According to the experts at Gibson, the new limited-edition Firebird X is the first guitar that allows players to access the fourth dimension. So what is the fourth dimension, exactly? Well, in order to understand that, we must understand the first three. Dimension 1 equals the basic guitar body. Dimension 2 came along in the 1920s and 30s when electromagnetic pickups were pioneered. Dimension 3 appeared when Les Paul tweaked the first guitar effects in the late 1940s. Apparently, Dimension 4 is the internalization of the signal chain within the instrument. And that’s just what the Firebird X is: a studio-grade next-generation electric guitar that has some handy features and innovations wrapped up in a package of unconventional looks.
The body is composed of hand-sorted swamp ash, the 23-fret neck is rock maple, and the fingerboard is curly maple. According to all sources, this gives the 6-pound guitar a lightweight feel and an effortless playability, while at the same time enhancing sustain and tonal range. And speaking of sustain, the Firebird X has little spaces called resonant chambers that also cut down on weight and increase sustain further. These chambers also increase acoustic tone of the piezos.
The look, however, is one that people have already weighed in on, but with mixed opinions. The body shape is very recognizable and favors its earlier Firebird ancestors. Accentuated wood with a high-end finish available in a blue or red is its skin, and the neck inlays are tilted parallelograms. Some claim that the Firebird X is too unconventional in its bold looks. I’m not sure there is such a thing as “too unconventional,” but I do think that it just boils down to personal taste.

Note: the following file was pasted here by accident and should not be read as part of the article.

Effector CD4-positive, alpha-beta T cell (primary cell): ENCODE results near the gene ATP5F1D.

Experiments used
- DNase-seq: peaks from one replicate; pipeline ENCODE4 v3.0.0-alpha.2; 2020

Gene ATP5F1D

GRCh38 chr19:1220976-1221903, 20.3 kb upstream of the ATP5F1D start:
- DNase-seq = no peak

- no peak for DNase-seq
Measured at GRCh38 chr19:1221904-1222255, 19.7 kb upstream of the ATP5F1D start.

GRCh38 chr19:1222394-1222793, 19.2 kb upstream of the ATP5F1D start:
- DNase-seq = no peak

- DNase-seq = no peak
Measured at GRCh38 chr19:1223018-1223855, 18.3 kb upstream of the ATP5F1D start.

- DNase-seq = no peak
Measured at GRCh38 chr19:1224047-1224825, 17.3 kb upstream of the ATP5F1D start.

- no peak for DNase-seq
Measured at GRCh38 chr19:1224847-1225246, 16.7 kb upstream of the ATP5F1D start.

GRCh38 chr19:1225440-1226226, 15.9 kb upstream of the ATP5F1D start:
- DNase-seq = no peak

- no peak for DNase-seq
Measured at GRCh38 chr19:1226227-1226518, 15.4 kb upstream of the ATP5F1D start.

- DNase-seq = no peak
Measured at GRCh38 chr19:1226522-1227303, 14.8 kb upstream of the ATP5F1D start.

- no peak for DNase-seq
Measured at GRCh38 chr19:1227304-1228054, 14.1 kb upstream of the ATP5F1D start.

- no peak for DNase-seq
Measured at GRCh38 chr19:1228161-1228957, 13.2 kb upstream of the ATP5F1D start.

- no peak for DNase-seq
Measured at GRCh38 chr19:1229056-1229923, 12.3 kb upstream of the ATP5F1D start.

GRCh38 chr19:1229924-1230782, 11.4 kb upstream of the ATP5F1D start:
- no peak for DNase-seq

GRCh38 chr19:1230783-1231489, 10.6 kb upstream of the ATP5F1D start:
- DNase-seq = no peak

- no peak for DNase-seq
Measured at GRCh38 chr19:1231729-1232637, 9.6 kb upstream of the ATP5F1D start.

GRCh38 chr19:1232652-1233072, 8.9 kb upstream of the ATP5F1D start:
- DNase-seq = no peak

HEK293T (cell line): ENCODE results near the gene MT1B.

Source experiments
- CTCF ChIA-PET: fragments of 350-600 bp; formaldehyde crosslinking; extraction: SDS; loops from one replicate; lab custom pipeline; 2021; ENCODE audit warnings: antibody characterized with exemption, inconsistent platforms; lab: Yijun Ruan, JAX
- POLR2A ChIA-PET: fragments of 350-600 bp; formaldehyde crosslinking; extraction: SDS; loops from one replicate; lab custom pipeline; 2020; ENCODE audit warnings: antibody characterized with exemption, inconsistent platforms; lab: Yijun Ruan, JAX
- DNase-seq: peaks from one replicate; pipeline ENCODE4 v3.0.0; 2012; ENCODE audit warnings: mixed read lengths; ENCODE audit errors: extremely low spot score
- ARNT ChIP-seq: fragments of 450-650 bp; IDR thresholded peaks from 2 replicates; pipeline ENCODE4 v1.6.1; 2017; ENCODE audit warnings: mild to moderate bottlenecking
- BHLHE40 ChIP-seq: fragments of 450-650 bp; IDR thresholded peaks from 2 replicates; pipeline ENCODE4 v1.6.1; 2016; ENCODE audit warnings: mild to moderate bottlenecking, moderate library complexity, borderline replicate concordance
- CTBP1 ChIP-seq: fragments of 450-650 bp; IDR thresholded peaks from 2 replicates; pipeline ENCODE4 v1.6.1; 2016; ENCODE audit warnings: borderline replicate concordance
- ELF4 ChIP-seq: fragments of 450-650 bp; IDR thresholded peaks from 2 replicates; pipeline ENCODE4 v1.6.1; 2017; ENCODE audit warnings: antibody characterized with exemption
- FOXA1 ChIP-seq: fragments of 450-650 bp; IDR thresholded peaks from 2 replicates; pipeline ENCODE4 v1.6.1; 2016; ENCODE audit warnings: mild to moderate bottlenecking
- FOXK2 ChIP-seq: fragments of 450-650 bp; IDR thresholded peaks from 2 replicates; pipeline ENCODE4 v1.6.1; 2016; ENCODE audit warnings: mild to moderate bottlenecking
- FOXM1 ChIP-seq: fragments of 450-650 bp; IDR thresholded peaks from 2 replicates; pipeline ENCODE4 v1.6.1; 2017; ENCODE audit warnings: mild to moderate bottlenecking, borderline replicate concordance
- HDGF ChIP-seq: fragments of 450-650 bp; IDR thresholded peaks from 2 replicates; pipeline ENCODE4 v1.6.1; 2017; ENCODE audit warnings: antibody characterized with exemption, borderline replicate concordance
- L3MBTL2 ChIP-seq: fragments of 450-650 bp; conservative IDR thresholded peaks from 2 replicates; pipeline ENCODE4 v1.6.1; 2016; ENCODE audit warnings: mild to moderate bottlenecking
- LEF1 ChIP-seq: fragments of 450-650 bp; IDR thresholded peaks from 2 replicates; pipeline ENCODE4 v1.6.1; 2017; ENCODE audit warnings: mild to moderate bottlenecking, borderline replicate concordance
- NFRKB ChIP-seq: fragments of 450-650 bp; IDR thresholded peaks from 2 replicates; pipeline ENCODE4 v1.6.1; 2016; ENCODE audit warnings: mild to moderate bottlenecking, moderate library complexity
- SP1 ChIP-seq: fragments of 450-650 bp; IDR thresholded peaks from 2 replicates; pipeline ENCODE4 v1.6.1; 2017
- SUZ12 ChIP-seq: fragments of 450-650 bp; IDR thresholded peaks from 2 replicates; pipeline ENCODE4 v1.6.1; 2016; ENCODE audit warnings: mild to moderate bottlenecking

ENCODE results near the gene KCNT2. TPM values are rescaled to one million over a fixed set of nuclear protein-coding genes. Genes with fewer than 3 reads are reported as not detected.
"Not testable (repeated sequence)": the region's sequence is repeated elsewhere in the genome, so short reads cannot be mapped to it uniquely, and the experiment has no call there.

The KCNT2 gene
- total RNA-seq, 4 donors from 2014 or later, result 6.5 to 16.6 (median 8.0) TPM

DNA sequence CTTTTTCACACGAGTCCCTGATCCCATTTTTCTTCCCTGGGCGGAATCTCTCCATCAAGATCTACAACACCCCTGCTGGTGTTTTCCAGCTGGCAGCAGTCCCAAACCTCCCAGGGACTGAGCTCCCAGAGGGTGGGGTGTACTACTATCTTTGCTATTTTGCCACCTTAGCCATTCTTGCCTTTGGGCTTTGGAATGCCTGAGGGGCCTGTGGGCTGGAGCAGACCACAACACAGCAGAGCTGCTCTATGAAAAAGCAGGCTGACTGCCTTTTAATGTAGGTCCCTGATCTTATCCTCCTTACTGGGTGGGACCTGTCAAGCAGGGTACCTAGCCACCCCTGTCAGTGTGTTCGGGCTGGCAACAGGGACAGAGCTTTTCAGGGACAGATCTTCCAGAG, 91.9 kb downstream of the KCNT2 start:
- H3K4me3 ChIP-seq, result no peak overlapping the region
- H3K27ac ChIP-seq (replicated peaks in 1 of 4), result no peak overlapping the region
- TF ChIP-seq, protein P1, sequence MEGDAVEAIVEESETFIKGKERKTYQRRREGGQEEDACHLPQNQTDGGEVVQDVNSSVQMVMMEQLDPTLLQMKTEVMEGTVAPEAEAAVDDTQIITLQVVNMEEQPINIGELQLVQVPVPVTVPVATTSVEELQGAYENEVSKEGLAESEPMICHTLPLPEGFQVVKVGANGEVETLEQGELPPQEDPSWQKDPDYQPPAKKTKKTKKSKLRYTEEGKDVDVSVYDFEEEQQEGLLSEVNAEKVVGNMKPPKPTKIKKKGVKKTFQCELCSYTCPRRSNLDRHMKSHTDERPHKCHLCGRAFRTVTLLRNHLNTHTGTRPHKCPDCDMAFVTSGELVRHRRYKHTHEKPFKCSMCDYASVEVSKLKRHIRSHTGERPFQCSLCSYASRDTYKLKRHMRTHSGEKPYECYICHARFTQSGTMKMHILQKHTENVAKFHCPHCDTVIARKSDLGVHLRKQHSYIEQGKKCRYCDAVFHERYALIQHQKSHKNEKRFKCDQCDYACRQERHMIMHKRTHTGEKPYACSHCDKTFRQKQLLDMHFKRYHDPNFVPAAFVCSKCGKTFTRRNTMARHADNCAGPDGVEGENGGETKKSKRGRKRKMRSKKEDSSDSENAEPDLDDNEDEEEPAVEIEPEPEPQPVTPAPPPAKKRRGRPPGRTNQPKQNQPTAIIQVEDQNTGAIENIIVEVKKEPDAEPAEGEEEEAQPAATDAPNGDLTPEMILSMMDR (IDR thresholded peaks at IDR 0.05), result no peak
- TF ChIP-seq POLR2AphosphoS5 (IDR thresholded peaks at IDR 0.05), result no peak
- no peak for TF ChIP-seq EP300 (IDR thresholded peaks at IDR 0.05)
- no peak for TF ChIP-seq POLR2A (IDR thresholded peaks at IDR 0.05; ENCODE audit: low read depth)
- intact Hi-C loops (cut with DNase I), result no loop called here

The pickups are three mini-humbucker coils, and each one can be turned on or off. Plus you can use reverse polarity or switch to single coil modes. Add a bridge piezo with hexaphonic outputs and you have a world of electric or acoustic sound available at the flip of a switch And while you’re at it, blend ’em. It’s easy to do with the advanced tog-pots that Firebird X has along its body. Trademark GoldTone technology is another key aspect of this guitar, with Gibson claiming that the axe “emulates iconic guitar tones with analog technology–no digital modeling. Over 2,000 pickup combinations are possible, each with its own unique sound.” Luckily, switching between these combos is simple with user-friendly control knobs that Gibson employs in all its high-end designs.
But the true heart of this guitar is its updateable “Pure Analog” audio engine, a little box that lies inside the beast. Based on the latest generation of the Pro Tools TDM systems chip, the Freescale multi-processing unit is the generator that makes all the so-called analog sounds of the Firebird X a reality. And if you ever want to replace it with some of the new tech that Gibson plans on putting out in the future, it’s simple. Just unscrew the back panel and swap it out. No soldering necessary. Using the audio engine is a cinch too, with two primary modes to switch back and forth from. The first is Live setting which is used for easy switching between banks of preset effects, and the other is an Edit mode that allows you to shape sounds and effects and save them to your custom banks.
Although the price tag on this is a wee bit much (roughly 4,000 USD), the technology utilized in the Firebird X is worth looking at. Oh, and did we also mention that it has a the latest generation of robot tuning technology? Ahh, the fourth dimension has never sounded so good.